Regarding the persistence, PBDE and Pb showed long-term influences over generations. Perinatal exposure to 2,2′,4,4′-tetra-brominated diphenyl ether (BDE47) significantly damaged the normal spermatogenesis of adult rats [15, 16]. Lead (Pb) inhibited the growth of daughters (F1) of Caenorhabditis elegans more than that of parents (F0) [17]. Interestingly, in a transgenerational study on marine invertebrate (Crepidula onyx), parental exposure to BDE47 caused developmental toxicities on the offspring, but a continuous exposure in the offspring reduced the toxicities, causing potential adaptation/acclimation responses [18]. Therefore, sequential exposure was expected to influence the transgenerational effects.

So far, seldom studies combined both sequential and transgenerational exposure to illustrate the hazards of pollutants in the exposure reality. This situation was mainly resulted from the tremendous experimental efforts. Fortunately, it can be facilitated by C. elegans, a free-living nematode. This nematode has significant ecological function by connecting lower and higher trophic levels in food webs. Its multiple indicators, especially those related with the neuro-developmental toxicities of PBDEs and Pb, had been employed to demonstrate both combined [19, 20] and transgenerational effects of pollutants [17, 21].

In the present study, the effects of BDE47 and Pb were studied on C. elegans with considerations on sequential and transgenerational exposure. One exposure arrangement was first exposure to BDE47 and then to Pb (or vice versa) in one generation, and the other one was an early exposure to BDE47 in the parent generation (F0) and then a later exposure to Pb in the offspring (F1) (or vice versa). Growth, behavior and the contents of γ-aminobutyric acid (GABA) and activities of acetylcholine esterase (AChE) were measured. Out findings demonstrated that sequential exposure effects were indeed different from individual ones. Such effects were also observed in recovery potentials and transgenerational outcomes. Further studies are needed to reveal the toxicity patterns and the underlying mechanisms.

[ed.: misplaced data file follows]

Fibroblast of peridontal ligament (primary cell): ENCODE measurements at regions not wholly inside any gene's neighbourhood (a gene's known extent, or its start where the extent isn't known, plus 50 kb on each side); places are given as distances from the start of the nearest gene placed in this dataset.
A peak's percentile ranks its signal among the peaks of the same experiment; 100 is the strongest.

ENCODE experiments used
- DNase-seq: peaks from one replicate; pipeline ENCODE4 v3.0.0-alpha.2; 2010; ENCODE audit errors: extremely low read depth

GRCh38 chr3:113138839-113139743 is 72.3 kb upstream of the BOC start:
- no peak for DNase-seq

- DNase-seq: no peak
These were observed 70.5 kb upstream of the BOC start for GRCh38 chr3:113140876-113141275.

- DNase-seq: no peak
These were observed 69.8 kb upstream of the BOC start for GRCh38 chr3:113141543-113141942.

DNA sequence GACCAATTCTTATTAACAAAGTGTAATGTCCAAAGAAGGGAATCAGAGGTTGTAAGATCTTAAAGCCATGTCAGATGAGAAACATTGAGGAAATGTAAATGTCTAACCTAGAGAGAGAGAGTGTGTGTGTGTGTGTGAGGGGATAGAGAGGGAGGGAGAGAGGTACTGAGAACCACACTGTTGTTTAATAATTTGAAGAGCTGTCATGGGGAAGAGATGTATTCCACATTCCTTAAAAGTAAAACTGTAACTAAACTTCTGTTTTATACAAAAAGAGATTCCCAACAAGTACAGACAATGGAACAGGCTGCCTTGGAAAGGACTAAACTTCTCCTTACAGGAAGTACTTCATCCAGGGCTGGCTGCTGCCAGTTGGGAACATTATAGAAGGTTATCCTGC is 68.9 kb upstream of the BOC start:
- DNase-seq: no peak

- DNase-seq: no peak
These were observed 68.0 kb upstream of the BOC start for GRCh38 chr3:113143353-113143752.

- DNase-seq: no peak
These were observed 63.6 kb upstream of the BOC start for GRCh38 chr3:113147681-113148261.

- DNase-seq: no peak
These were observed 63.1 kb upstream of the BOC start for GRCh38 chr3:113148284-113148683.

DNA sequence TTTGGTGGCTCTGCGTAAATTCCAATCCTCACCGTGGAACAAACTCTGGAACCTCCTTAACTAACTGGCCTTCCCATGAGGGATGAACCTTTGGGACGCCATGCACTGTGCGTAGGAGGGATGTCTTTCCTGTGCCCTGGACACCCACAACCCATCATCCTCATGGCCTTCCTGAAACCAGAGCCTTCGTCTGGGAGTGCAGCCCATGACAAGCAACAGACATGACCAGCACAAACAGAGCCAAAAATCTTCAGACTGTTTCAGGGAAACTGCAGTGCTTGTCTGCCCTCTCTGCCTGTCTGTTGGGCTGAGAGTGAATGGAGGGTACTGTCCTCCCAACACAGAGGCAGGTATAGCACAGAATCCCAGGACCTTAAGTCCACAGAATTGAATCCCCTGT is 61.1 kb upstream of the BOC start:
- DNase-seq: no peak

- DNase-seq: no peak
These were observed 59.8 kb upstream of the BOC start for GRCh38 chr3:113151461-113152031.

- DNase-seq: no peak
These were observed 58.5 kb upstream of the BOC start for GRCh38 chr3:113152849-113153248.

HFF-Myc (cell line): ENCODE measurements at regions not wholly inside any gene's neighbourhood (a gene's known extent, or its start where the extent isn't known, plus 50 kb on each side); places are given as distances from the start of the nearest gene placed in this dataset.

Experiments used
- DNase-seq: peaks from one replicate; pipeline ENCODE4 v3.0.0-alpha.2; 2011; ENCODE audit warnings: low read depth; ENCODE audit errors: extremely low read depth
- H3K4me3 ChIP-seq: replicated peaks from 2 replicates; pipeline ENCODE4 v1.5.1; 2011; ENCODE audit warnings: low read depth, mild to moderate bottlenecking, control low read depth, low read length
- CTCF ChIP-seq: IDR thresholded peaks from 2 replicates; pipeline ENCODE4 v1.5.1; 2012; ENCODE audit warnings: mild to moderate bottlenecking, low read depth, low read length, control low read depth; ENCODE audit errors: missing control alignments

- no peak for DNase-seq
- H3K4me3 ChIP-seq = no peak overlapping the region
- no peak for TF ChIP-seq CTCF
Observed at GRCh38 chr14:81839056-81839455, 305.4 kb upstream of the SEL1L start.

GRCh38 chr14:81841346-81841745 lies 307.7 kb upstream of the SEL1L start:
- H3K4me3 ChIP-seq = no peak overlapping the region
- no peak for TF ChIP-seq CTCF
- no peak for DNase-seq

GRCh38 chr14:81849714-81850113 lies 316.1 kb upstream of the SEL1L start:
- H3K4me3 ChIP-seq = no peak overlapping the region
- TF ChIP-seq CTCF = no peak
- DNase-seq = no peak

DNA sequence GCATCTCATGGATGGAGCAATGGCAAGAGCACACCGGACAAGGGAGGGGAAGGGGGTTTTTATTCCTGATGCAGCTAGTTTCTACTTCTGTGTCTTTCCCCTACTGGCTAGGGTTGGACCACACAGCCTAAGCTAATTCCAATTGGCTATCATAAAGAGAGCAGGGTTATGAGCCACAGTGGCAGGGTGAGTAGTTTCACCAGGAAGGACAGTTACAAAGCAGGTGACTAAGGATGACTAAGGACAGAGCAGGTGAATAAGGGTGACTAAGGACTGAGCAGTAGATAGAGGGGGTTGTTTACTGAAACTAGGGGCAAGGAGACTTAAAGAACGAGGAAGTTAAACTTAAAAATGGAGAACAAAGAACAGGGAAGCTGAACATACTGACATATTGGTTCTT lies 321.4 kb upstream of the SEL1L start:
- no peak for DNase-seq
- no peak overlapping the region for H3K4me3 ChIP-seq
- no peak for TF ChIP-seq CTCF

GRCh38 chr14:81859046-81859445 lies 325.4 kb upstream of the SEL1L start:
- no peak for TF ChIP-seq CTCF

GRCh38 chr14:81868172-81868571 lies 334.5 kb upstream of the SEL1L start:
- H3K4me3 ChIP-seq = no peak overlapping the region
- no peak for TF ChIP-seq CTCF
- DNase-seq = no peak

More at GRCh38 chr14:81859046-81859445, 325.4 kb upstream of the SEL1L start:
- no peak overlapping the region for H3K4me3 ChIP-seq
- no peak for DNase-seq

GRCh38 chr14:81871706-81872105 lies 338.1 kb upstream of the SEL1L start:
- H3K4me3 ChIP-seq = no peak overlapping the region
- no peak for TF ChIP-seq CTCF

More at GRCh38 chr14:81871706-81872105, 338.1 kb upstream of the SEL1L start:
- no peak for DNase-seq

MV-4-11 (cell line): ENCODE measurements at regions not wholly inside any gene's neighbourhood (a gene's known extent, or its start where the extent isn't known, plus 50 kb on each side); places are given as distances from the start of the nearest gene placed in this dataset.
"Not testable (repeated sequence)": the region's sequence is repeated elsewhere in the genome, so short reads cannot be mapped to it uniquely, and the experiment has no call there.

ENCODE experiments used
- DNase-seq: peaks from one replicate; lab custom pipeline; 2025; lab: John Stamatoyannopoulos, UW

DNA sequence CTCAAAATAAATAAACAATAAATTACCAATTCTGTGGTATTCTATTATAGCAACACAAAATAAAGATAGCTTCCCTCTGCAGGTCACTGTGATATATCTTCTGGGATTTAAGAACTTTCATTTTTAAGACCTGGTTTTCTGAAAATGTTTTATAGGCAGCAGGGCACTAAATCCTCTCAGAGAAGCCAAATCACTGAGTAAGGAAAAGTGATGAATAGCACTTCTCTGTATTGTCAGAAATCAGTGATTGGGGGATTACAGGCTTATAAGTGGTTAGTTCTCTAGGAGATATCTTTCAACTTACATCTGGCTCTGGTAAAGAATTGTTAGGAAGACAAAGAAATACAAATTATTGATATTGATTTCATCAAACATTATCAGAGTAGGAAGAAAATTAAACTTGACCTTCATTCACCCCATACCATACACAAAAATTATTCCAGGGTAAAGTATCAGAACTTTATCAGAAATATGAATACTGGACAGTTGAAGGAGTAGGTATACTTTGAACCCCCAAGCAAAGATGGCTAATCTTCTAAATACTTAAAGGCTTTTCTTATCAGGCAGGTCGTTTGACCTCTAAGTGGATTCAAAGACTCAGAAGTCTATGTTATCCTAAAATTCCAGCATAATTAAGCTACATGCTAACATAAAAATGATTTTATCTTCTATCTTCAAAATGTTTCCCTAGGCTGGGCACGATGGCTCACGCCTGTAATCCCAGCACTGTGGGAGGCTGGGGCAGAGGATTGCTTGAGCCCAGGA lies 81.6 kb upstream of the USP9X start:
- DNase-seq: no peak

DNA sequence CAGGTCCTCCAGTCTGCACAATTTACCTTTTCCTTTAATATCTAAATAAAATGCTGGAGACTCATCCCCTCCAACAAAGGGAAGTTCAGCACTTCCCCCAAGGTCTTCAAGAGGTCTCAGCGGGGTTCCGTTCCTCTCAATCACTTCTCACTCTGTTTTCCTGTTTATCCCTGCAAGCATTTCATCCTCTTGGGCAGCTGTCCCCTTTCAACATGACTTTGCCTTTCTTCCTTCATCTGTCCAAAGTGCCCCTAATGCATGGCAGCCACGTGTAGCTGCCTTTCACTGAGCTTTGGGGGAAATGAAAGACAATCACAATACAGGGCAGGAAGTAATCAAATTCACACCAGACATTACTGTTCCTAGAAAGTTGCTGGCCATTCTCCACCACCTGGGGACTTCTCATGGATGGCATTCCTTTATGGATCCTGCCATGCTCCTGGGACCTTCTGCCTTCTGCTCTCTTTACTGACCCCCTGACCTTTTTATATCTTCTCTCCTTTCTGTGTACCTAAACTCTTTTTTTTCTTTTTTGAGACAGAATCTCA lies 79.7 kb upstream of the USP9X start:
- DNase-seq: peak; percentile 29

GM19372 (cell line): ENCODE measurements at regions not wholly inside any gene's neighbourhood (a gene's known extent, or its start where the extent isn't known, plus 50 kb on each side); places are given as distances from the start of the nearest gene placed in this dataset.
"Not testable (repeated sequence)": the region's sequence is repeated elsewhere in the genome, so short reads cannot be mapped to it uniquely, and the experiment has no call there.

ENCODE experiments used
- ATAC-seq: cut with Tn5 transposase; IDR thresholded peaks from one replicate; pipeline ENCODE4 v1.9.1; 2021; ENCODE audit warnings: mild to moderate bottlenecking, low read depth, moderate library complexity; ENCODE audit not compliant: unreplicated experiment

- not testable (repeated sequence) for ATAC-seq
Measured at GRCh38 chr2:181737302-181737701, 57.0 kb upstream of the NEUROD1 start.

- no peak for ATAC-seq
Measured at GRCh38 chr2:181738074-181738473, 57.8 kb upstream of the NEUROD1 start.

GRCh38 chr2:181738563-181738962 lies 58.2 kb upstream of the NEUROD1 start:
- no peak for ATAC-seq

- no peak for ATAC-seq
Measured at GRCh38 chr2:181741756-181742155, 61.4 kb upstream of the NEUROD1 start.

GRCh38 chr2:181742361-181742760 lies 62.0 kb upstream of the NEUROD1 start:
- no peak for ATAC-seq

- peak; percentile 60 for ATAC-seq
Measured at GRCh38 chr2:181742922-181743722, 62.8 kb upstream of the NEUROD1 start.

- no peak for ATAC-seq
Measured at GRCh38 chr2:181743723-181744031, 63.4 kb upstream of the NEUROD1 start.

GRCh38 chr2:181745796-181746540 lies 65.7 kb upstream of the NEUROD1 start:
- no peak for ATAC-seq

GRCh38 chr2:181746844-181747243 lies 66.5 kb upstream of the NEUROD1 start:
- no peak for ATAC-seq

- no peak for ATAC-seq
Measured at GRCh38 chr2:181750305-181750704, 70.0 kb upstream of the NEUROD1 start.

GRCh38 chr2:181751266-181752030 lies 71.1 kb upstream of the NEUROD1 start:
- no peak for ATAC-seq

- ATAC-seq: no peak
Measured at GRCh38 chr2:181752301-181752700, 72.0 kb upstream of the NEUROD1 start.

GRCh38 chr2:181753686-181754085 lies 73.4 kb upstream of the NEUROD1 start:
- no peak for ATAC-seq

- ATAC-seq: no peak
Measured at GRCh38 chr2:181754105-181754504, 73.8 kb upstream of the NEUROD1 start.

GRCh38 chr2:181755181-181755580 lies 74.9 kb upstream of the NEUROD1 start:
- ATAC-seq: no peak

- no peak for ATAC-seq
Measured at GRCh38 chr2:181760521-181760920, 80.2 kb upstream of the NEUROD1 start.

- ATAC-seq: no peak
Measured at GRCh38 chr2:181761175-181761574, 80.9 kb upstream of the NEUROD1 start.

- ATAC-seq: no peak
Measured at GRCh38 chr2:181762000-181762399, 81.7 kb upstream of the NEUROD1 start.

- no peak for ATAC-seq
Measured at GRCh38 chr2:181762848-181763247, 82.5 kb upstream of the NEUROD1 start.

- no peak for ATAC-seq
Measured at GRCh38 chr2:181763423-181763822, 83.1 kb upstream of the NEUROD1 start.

Materials and methods

Tested chemicals

The target PBDE was 2,2′,4,4′-tetra-brominated diphenyl ethers (BDE47, CAS-RN: 5436-43-1, Accustandrad, Inc., USA). The chosen heavy metal was Pb in the form of Pb(NO3)2 (CAS-RN: 10099-74-8, Sigma Aldrich). The stock solution of BDE47 (100 mg/L) was prepared with sterile K-medium containing 1% dimethyl sulfoxide (DMSO, Amresco, USA). The stock solution of Pb (10 mg/L) was prepared with sterile K-medium. The stock solutions would be diluted by 1% DMSO in sterilized K-medium in exposure. The actual exposure concentrations were 10 μg/L for Pb [3] and 0.1, 1, 10 and 100 μg/L for BDE47 [1, 11] regarding their environmental realistic levels.

Preparation of nematode

Caenorhabditis elegans (wild-type N2) and its food E. coli OP50 were cultured according to previous studies [22, 23]. In brief, E. coli OP50 was cultured in sterile lysogeny broth (LB) culture medium, and C. elegans was cultured on solid nematode growth medium (NGM) plates. Gravid nematodes were bleached for 5–10 min at room temperature in fresh clorox solutions containing 0.5 M NaOH and 1% NaOCl (diluted from antiformin, 4–6%, Sinopharm Group Co. Ltd., China) [23]. Then, the age-synchronized eggs were further cultured on NGM agars with bacterial lawn for 36 h at 20 °C to obtain L3 nematodes [17, 21]. Before used, L3 nematodes were washed in sterile K-medium before their use in experiments.

Experiment design

The toxicity experiments were performed according to previous study with necessary modifications [24]. The aqueous exposure was performed in 24-well sterile plates (with cover, Corning, Inc., USA). The overall experiment had 10 plates in total, including two plates for control groups (one with sterilized K-medium, and another with 1% DMSO in sterilized K-medium), four plates for four BDE47 concentrations (0.1, 1, 10 and 100 μg/L), and four plates for one Pb concentration (10 μg/L). All 24 wells in each plate had the same arrangement so as to ensure enough nematodes for following experiments. Every well in the plate contained 500 μL toxicant or control solution, 300 μL K-medium containing bacteria suspensions and 200 μL sterile K-medium L3 C. elegans. Sterilized water (500 μL) was added in the interspaces between wells to keep the humidity and decrease the water evaporation during the exposure period.